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  5. "Tá mo mhúinteoir ag múineadh…

" mo mhúinteoir ag múineadh ach nílim ag éisteacht mar níl suim agam sa stair."

Translation:My teacher is teaching but I am not listening because I do not have an interest in history.

December 19, 2014



This is so long for a listening exercise...


I got about 75% through the sentence, and then just gave up. If I wrote a sentence like this in school, I'd expect to have it marked as a run-on.


I wrote "Nil me ag eisteacht"............and got it wrong!


Marked wrong for "in the history" for "sa stair". Is stair a word that doesn't take an article? Or should it be "i stair" for the given translation?


Abstract nouns like stair that are referred to in a wide or general sense take an article in Irish. Since an article isn’t necessarily applied to abstract nouns like “history” in similar circumstances in English, it’s reasonable to translate sa stair as “in history” in this sentence.


Also, what a wretched child (tá suim agamsa sa stair).


Super long. However, I was pleased that I understood the whole thing. It just took me forever to type it all correctly.


The only problem that I have is that she pronounces "ag múineadh" as "ar múineadh". Is this one of those regional variations?


Could it not be "I am not interested in history"?


Indeed! And in fact "i am not interested in history" is accepted.


It doesn't accept "...but I'm not listening...."


If "I'm" was crossed out and the suggested translation was "I am", definitely report that kind of thing.


I reported it an it's fixed now!


The hardest sentence I came across with, so far


Is this the first time we've had nílim?


It is very difficult, in this case impossible, to work out all the words. Why does the speaker rattle on at 90 miles an hour! It will be fine a good bit later on, but I'm still a learner.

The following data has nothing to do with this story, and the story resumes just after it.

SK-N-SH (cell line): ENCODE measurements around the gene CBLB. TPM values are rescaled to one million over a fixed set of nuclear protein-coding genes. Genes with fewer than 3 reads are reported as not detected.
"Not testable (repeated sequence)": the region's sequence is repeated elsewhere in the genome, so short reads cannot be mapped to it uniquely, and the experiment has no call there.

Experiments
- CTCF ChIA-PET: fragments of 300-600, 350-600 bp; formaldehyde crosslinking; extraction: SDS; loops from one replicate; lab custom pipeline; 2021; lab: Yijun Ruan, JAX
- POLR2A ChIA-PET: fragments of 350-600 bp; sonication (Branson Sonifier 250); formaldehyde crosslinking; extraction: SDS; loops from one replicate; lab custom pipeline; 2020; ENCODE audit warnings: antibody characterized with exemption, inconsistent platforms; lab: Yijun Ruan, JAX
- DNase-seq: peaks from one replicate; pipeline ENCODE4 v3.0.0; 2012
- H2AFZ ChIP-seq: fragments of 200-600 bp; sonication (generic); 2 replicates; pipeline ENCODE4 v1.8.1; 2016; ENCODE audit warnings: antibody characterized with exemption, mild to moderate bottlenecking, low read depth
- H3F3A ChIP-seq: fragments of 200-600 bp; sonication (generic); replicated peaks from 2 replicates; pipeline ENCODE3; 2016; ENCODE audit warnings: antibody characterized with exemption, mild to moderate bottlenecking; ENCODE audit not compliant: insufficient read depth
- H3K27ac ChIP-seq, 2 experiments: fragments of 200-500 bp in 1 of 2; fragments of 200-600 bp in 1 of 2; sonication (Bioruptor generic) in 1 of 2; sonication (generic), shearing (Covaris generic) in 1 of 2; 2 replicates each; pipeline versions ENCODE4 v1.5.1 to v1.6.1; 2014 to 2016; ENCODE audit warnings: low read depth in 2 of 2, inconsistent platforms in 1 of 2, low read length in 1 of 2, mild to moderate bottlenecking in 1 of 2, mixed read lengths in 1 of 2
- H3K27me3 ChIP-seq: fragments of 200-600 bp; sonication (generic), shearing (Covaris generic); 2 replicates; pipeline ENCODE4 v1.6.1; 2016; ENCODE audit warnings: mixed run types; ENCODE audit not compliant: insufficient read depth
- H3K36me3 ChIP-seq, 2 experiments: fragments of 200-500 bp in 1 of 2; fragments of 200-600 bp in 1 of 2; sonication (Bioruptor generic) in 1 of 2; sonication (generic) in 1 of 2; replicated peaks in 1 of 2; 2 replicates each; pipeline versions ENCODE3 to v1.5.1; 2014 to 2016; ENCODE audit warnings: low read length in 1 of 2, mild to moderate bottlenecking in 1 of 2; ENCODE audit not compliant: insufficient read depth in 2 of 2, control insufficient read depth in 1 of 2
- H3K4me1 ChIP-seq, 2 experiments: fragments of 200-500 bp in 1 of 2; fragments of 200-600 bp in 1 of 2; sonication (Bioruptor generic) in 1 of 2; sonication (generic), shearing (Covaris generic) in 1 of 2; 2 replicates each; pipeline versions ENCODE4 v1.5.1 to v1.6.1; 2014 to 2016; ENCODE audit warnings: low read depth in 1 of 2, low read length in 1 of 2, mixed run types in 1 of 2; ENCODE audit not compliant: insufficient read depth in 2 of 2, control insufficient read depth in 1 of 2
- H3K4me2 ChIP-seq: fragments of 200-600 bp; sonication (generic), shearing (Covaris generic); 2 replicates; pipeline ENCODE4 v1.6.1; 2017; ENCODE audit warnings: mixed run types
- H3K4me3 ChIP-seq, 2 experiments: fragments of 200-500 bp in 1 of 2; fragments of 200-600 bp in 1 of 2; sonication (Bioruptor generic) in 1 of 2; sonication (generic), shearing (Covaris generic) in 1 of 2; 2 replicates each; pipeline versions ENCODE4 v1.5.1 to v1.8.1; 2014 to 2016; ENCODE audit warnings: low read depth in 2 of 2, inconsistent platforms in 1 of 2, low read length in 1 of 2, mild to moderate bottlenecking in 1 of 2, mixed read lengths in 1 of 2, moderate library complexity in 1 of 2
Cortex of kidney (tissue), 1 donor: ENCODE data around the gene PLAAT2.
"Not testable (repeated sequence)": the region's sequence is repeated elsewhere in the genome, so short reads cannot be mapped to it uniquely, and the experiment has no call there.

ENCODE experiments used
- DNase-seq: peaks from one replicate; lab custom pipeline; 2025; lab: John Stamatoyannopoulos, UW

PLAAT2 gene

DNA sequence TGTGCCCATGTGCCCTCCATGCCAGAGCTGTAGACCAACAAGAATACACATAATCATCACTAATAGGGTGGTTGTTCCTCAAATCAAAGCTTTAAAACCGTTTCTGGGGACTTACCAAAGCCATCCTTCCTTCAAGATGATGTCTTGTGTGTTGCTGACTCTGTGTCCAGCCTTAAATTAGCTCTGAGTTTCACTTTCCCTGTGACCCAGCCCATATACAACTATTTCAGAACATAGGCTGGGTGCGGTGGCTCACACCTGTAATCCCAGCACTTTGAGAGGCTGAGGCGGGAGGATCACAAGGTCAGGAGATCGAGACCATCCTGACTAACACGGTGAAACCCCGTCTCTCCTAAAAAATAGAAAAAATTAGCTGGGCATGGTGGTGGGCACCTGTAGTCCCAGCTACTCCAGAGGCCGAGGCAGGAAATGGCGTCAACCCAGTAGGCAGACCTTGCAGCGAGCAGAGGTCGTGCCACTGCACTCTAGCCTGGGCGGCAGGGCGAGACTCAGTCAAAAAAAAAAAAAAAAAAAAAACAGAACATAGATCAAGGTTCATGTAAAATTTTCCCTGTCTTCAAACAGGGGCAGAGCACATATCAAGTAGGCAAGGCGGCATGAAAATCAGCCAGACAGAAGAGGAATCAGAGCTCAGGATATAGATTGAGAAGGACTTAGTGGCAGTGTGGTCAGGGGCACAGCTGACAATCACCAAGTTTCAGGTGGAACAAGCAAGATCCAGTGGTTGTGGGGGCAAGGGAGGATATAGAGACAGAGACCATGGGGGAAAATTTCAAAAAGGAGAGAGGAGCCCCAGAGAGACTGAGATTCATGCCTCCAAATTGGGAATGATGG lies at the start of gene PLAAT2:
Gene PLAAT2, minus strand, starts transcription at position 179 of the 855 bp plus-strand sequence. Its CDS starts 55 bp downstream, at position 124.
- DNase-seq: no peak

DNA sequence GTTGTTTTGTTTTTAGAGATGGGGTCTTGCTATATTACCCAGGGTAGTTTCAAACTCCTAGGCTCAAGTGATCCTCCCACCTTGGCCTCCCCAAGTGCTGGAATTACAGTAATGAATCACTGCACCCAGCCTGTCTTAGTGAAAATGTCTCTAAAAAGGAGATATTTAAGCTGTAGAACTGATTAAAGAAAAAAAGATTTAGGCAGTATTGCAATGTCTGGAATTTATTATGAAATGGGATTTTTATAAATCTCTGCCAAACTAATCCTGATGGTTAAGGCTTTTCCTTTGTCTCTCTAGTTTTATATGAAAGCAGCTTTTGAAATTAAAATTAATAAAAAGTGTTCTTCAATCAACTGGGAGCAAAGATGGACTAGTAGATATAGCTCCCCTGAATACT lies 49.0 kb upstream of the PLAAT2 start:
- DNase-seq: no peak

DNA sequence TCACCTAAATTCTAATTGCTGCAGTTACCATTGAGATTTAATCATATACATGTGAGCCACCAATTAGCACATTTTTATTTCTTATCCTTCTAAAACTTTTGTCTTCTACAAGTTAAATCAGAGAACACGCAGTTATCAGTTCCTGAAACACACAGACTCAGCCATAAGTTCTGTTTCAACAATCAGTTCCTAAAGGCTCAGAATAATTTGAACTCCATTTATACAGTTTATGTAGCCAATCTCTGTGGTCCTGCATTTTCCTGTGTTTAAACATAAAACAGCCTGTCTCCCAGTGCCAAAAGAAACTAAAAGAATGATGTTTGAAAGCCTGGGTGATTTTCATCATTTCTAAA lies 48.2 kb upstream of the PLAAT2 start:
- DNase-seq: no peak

I had difficulties in writing that one! As I asked before could someone explain the corelation between the way words are written and how they are pronounced? Of course I cannot expect to have the sound [i] written just with an i, but to know when it is ea, io... for example, or do you have to remember words like kanji characters?


It does take awhile to get familiar with how the words are pronounced. There are some resources and groups on the Internet that may help. Try gaeilge.ie, forasnagaeilge.ie, teanglann.ie. If you go to tg4.ie and search for Cúla4, you can find grade school lessons where the words in Irish are captioned while the teachers speak them. You can play the lessons repeatedly, stop and backup, etc.


There is a post titled "Irish Pronunciation Guide" listed at the top of the Popular tab in the Irish Discussions forum.


Why was "have interest in" marked wrong and "have an interest in" correct?


Is 'níl mé'wrong?


In this case, yes. In the oral exercise we are getting 'nílim' spoken so 'níl mé' but in the written exercise where we have to write in Irish, you can use either 'níl mé' or 'nílim'. I got caught in another similar exercise somewhere along the way - you have to write exactly what is said.

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